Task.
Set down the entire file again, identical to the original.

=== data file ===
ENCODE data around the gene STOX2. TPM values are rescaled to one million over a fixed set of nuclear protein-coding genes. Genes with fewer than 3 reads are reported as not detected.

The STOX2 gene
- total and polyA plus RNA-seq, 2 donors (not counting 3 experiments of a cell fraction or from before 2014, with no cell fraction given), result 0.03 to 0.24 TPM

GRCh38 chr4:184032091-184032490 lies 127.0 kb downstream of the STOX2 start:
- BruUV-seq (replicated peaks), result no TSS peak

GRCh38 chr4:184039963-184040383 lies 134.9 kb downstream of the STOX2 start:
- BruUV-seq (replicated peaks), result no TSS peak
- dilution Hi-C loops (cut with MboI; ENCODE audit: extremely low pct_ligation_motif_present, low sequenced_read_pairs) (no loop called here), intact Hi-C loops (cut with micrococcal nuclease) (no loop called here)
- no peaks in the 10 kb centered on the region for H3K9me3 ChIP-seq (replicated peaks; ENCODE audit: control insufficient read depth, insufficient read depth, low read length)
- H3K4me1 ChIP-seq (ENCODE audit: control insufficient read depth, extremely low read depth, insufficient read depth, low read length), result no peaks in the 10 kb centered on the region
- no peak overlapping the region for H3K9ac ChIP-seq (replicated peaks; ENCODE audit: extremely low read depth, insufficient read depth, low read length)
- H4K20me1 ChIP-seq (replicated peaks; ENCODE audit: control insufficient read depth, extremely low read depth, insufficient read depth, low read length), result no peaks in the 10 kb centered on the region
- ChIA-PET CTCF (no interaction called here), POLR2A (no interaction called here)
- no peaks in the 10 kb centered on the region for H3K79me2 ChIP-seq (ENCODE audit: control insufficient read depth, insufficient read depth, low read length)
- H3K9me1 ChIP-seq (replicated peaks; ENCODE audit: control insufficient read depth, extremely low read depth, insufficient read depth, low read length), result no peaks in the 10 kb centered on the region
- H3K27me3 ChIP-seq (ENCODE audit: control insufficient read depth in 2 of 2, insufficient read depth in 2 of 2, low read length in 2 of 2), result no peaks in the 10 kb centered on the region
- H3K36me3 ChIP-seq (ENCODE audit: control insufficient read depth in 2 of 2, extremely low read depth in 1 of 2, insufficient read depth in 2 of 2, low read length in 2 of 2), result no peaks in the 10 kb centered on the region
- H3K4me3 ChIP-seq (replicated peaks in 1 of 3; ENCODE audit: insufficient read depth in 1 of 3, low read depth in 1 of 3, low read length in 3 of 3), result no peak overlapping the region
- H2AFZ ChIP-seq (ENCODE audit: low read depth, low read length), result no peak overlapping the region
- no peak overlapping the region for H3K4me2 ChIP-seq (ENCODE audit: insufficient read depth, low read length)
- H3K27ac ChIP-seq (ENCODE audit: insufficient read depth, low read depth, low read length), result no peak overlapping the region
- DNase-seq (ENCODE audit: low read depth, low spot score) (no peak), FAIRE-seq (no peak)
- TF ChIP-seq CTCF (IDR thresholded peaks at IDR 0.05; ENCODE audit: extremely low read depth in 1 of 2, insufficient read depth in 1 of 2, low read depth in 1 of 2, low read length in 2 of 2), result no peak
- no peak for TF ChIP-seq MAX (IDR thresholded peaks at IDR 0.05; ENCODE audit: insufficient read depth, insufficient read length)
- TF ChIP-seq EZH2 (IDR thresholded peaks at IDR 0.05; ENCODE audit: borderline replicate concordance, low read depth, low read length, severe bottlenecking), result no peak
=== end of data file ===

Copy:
ENCODE data around the gene STOX2. TPM values are rescaled to one million over a fixed set of nuclear protein-coding genes. Genes with fewer than 3 reads are reported as not detected.

The STOX2 gene
- total and polyA plus RNA-seq, 2 donors (not counting 3 experiments of a cell fraction or from before 2014, with no cell fraction given), result 0.03 to 0.24 TPM

GRCh38 chr4:184032091-184032490 lies 127.0 kb downstream of the STOX2 start:
- BruUV-seq (replicated peaks), result no TSS peak

GRCh38 chr4:184039963-184040383 lies 134.9 kb downstream of the STOX2 start:
- BruUV-seq (replicated peaks), result no TSS peak
- dilution Hi-C loops (cut with MboI; ENCODE audit: extremely low pct_ligation_motif_present, low sequenced_read_pairs) (no loop called here), intact Hi-C loops (cut with micrococcal nuclease) (no loop called here)
- no peaks in the 10 kb centered on the region for H3K9me3 ChIP-seq (replicated peaks; ENCODE audit: control insufficient read depth, insufficient read depth, low read length)
- H3K4me1 ChIP-seq (ENCODE audit: control insufficient read depth, extremely low read depth, insufficient read depth, low read length), result no peaks in the 10 kb centered on the region
- no peak overlapping the region for H3K9ac ChIP-seq (replicated peaks; ENCODE audit: extremely low read depth, insufficient read depth, low read length)
- H4K20me1 ChIP-seq (replicated peaks; ENCODE audit: control insufficient read depth, extremely low read depth, insufficient read depth, low read length), result no peaks in the 10 kb centered on the region
- ChIA-PET CTCF (no interaction called here), POLR2A (no interaction called here)
- no peaks in the 10 kb centered on the region for H3K79me2 ChIP-seq (ENCODE audit: control insufficient read depth, insufficient read depth, low read length)
- H3K9me1 ChIP-seq (replicated peaks; ENCODE audit: control insufficient read depth, extremely low read depth, insufficient read depth, low read length), result no peaks in the 10 kb centered on the region
- H3K27me3 ChIP-seq (ENCODE audit: control insufficient read depth in 2 of 2, insufficient read depth in 2 of 2, low read length in 2 of 2), result no peaks in the 10 kb centered on the region
- H3K36me3 ChIP-seq (ENCODE audit: control insufficient read depth in 2 of 2, extremely low read depth in 1 of 2, insufficient read depth in 2 of 2, low read length in 2 of 2), result no peaks in the 10 kb centered on the region
- H3K4me3 ChIP-seq (replicated peaks in 1 of 3; ENCODE audit: insufficient read depth in 1 of 3, low read depth in 1 of 3, low read length in 3 of 3), result no peak overlapping the region
- H2AFZ ChIP-seq (ENCODE audit: low read depth, low read length), result no peak overlapping the region
- no peak overlapping the region for H3K4me2 ChIP-seq (ENCODE audit: insufficient read depth, low read length)
- H3K27ac ChIP-seq (ENCODE audit: insufficient read depth, low read depth, low read length), result no peak overlapping the region
- DNase-seq (ENCODE audit: low read depth, low spot score) (no peak), FAIRE-seq (no peak)
- TF ChIP-seq CTCF (IDR thresholded peaks at IDR 0.05; ENCODE audit: extremely low read depth in 1 of 2, insufficient read depth in 1 of 2, low read depth in 1 of 2, low read length in 2 of 2), result no peak
- no peak for TF ChIP-seq MAX (IDR thresholded peaks at IDR 0.05; ENCODE audit: insufficient read depth, insufficient read length)
- TF ChIP-seq EZH2 (IDR thresholded peaks at IDR 0.05; ENCODE audit: borderline replicate concordance, low read depth, low read length, severe bottlenecking), result no peak